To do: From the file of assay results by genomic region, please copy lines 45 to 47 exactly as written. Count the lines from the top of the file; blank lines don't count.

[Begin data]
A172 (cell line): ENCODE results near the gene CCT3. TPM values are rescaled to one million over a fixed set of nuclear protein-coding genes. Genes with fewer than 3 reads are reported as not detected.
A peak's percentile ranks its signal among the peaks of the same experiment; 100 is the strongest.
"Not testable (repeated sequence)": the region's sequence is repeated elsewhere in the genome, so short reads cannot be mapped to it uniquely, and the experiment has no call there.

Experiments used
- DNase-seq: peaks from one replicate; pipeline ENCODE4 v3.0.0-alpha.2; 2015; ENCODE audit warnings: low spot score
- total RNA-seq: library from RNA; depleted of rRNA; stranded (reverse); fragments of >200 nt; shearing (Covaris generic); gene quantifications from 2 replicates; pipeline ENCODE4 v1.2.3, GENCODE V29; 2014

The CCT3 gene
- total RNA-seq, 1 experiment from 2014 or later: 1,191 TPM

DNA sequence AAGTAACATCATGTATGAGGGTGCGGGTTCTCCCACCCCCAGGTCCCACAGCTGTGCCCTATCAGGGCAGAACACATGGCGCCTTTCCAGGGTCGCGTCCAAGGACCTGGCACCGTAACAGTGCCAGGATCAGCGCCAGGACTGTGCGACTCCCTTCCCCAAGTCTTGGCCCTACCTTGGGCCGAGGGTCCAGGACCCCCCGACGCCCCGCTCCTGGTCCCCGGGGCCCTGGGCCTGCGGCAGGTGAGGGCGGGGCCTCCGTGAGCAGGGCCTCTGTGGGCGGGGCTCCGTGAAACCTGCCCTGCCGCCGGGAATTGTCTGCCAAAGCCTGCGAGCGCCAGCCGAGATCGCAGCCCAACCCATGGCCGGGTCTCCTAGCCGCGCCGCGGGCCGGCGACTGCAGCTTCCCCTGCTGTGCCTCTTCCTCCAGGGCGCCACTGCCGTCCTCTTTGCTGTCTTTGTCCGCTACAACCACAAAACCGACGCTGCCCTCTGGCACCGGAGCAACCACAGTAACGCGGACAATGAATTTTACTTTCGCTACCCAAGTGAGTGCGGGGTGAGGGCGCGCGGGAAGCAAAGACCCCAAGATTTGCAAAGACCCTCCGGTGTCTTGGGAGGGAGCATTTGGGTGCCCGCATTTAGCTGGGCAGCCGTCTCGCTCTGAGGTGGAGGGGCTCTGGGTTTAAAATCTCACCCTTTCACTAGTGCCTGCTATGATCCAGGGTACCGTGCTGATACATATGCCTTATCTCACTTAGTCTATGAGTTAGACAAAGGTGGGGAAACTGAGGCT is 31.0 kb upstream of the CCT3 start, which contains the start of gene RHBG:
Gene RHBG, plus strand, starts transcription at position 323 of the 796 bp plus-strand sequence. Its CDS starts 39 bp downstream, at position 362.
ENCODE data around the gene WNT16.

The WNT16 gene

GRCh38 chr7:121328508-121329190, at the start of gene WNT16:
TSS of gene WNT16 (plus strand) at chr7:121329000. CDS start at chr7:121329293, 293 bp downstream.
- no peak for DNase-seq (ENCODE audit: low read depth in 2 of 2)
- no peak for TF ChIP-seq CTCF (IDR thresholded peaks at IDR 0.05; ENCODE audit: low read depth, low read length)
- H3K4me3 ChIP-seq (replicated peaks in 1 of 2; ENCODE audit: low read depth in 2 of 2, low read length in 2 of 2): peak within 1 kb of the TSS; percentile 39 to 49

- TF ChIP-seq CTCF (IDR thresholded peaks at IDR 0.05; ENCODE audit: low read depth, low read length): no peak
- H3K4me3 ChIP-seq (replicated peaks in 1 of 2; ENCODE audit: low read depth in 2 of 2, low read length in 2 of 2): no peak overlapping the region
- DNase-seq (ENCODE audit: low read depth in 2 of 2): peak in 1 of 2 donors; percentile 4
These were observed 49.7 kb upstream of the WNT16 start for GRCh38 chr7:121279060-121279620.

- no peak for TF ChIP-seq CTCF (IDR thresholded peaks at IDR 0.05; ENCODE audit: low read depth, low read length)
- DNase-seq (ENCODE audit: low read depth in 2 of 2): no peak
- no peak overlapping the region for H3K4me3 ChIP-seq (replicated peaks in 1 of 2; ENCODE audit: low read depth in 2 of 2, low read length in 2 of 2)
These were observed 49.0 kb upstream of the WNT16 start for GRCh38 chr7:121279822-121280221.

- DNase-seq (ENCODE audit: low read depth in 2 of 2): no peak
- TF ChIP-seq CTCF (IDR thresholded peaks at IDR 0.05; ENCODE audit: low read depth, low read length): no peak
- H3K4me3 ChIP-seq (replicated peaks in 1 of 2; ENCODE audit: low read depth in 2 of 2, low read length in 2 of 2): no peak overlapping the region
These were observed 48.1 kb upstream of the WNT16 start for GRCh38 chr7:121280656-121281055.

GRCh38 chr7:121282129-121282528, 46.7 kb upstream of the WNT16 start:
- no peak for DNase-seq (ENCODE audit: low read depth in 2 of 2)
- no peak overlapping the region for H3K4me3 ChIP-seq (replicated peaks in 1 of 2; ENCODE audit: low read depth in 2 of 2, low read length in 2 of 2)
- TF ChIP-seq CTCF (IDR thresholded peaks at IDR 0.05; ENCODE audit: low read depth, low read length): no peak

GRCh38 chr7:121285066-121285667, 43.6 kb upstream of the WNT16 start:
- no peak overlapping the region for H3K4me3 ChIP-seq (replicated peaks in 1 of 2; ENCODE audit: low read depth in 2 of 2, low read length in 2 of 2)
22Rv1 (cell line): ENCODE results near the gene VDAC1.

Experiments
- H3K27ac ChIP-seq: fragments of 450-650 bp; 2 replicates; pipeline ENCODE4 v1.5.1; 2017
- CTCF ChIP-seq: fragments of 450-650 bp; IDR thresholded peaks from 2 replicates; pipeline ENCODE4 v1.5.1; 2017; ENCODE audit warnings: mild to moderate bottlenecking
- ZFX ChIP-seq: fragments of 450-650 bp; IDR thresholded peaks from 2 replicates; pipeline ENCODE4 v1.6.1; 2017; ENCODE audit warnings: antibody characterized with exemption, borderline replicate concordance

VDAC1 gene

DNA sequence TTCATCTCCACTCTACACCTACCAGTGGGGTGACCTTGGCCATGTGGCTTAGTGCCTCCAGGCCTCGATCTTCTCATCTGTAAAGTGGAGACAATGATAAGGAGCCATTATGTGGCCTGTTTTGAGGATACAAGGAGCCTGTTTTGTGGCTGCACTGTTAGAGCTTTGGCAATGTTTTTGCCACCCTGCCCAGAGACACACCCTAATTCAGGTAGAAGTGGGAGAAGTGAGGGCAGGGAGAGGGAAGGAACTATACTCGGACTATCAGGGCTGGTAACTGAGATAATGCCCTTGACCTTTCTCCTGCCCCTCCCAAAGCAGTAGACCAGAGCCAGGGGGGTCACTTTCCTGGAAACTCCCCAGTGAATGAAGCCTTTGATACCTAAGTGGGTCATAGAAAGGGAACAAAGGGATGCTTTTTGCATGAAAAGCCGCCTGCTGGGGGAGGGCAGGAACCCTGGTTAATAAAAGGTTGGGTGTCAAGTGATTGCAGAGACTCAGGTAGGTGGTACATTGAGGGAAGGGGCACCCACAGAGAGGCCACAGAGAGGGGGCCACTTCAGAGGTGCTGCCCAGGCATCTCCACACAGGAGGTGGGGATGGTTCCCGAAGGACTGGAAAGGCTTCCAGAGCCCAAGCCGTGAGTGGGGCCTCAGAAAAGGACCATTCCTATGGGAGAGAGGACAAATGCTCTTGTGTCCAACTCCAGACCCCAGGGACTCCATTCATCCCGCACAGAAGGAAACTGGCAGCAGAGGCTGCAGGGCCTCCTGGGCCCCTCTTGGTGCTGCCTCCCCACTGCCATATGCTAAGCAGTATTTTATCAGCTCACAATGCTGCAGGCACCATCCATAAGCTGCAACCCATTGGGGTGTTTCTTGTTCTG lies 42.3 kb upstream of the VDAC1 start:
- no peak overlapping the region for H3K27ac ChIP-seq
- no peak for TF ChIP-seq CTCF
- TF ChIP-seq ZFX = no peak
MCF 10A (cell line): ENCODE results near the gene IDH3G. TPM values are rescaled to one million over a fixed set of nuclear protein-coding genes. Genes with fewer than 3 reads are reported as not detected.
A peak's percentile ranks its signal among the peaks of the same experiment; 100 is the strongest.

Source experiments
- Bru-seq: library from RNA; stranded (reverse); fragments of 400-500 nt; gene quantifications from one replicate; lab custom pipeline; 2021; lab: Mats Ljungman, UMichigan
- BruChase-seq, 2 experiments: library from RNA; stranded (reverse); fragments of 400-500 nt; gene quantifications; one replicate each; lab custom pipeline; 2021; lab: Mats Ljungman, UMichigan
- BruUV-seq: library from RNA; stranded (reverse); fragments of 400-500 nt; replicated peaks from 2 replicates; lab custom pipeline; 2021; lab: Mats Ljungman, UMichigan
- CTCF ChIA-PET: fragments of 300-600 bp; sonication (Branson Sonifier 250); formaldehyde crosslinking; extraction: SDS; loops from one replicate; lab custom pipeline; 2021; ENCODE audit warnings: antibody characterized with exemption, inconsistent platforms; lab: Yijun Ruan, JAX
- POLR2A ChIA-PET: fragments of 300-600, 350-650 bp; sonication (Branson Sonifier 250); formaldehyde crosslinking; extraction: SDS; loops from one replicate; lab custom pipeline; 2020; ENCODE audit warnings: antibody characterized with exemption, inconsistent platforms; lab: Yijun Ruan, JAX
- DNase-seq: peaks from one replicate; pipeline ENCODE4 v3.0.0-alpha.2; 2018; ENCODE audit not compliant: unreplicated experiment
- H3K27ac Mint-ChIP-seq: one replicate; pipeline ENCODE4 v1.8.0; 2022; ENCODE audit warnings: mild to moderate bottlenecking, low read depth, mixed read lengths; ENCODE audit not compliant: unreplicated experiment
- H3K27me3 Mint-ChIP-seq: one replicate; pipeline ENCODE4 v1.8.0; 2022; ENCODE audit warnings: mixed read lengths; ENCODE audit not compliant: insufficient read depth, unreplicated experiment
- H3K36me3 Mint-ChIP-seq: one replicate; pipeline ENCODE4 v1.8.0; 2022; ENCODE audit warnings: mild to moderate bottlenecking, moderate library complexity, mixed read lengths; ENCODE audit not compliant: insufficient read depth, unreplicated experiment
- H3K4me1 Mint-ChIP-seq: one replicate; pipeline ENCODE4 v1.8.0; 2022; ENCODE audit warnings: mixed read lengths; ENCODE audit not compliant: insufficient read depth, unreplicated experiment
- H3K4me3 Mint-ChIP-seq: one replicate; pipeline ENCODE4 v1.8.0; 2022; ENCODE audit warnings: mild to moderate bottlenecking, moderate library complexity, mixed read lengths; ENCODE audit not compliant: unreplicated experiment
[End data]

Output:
- TF ChIP-seq ZFX = no peak
MCF 10A (cell line): ENCODE results near the gene IDH3G. TPM values are rescaled to one million over a fixed set of nuclear protein-coding genes. Genes with fewer than 3 reads are reported as not detected.
A peak's percentile ranks its signal among the peaks of the same experiment; 100 is the strongest.